It’s Not About the Software

A few days ago, I had an epiphany.  I, like many of my readers, have spent a good portion of my life advocating for libre software.  There has always been a particular glow to the idealistic concept of information flowing through society, and to the possibility of adaptation to a particular context.  Unfortunately, as most advocates and critics alike have come to learn, a good portion of libre software is known to few beyond the developer, and modifications to suit a particular need are not nearly as common as advocates would have one believe.

What, then, is the allure of libre software?  Is it the simple possibility of these theoretical ideals?  Why should we use, develop, or recommend libre software over the alternative proprietary platforms that my have more features?  “The development model,” claim some, “is collaboration based, and ensures no malignancies will enter into the codebase.”  However, only some libre software is developed this way.  Many projects are quite unforgiving to new contributors, and most projects never pique the interest of anyone at all for contributions.  Because of this, malignancies cannot necessarily be avoided.  When nobody is interested in or capable of (without a fork) making changes, the hypothetical options available to prevent intentional dysfunctions dissolve in practicality.

“There are other benefits,” advocates say.  “The developers actually care about the work they do, so it is better written, and more help is available.”  Some projects contain almost artfully-written code.  These examples are frequently studied by new programmers and taught in universities for their quality.  Unfortunately, resulting from the fact that an ideology can’t use a keyboard, this isn’t true for all libre software.   “Spaghetti code” would be a complement for a good chunk of the libre code one could find online.  Developers of libre software also tend to be more approachable, but again, this is only true in some cases.  Plenty of libre software is unmaintained.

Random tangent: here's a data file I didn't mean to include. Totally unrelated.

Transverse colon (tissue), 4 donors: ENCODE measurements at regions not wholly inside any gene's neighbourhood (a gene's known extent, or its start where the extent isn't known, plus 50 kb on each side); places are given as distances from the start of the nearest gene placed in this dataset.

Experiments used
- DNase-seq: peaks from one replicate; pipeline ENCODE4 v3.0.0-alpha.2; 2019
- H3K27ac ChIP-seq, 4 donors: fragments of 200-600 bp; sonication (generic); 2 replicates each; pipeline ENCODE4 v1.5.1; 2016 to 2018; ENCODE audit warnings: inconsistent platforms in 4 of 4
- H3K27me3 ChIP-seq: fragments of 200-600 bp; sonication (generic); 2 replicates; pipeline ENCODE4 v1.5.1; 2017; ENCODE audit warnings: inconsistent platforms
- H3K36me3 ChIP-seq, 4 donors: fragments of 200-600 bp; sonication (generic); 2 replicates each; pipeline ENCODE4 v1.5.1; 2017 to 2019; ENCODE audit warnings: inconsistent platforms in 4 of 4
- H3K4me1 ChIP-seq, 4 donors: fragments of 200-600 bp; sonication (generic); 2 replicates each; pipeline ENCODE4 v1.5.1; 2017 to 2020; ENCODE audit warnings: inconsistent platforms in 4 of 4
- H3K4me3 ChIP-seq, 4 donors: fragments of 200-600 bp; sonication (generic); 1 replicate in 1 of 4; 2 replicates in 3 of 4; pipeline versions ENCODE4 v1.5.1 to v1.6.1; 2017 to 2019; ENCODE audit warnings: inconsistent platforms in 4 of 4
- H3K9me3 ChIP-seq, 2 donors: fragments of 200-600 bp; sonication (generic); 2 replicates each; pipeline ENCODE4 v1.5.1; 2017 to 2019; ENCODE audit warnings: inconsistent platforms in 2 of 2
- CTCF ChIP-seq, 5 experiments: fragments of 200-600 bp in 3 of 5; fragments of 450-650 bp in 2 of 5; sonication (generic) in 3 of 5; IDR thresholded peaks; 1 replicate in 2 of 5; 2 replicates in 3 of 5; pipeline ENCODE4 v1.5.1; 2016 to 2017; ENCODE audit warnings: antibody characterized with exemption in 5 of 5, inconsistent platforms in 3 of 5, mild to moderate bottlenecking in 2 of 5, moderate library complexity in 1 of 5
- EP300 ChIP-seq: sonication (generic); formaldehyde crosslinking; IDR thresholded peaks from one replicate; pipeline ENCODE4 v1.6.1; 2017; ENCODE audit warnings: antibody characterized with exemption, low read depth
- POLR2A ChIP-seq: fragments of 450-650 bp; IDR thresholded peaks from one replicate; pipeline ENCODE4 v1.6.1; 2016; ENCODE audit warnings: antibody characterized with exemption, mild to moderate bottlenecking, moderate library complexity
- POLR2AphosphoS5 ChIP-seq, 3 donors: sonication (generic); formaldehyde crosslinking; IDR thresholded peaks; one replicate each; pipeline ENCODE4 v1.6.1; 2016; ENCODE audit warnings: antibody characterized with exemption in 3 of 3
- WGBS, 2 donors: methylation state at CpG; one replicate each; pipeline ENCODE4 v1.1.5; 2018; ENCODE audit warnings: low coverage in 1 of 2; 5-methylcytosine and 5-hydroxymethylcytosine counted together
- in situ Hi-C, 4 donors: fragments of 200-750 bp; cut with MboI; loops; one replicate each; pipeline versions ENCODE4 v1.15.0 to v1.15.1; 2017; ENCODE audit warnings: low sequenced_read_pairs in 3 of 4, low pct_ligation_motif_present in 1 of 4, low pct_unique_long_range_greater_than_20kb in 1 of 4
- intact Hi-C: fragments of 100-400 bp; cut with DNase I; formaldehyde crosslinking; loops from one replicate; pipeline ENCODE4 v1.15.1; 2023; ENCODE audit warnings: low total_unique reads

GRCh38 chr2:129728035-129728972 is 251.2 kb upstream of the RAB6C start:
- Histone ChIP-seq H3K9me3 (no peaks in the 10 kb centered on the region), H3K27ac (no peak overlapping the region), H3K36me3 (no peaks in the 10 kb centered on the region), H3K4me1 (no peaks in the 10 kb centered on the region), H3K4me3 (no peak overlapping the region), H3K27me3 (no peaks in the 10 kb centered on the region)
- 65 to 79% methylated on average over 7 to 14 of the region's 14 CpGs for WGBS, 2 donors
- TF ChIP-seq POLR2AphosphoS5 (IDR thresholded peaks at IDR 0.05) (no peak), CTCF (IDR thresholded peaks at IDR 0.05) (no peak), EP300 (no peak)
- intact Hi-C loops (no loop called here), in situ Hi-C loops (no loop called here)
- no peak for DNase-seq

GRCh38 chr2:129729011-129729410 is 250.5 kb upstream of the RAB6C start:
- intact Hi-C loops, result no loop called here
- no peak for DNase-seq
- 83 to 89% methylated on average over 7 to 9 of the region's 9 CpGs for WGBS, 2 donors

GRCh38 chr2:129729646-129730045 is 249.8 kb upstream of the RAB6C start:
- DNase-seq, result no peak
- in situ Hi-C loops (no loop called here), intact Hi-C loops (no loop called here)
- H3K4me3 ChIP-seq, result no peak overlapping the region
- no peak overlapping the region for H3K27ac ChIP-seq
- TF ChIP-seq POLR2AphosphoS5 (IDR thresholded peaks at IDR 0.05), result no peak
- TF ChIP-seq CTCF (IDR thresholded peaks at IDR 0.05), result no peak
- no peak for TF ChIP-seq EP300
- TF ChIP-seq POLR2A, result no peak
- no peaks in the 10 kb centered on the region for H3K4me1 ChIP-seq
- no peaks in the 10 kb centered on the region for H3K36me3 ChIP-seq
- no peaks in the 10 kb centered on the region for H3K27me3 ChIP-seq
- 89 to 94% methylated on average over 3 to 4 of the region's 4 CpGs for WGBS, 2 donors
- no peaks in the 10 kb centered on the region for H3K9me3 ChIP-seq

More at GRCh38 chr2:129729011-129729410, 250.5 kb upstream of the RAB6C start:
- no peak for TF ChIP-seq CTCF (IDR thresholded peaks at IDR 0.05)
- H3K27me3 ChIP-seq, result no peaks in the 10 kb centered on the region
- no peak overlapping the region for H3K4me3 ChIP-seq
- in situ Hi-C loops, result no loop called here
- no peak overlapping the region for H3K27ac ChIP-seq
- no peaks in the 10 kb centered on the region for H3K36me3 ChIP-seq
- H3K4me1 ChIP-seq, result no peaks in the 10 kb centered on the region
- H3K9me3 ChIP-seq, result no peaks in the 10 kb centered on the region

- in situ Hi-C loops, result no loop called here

Finally, we get to a discussion on “freedom”.  This particular word was enough to segment the community into the free software community and the open source community.  No matter what the reader’s opinions are on the subject, it does bring up many valid points.  All libre software gives its users permission to give away or sell copies to others.  For those that know how to program, libre software does indeed provide the opportunity for modifications to be made.  Consequently, it ensures that those modifications can be sold or distributed.

There are a few flaws to this paradigm, though.  People who do not know how to program and have no capacity to learn do not have the freedom to make changes.  The need to hire someone to do one’s work is not freedom.  Other than having a wider choice on developers to hire, it might as well be proprietary software.  Yes, libre software allows redistribution without cost, but so does freeware and shareware.  Libre software still appears to be much more free than freeware or shareware, though.  Why?

I have been dealing with this question recently, and it has been incredibly frustrating.  Why should I advocate for libre software?  Am I trying to impose something that works well for me onto others and insist that it will work well for them too?  What advantage is libre software to people who will never learn programming?  Why would I never advocate for proprietary software?

Then it hit me.  Like a freight train.  My epiphany.  I would never advocate for proprietary software because it’s a product.  I don’t endorse products; I fight for ideas.  That was it.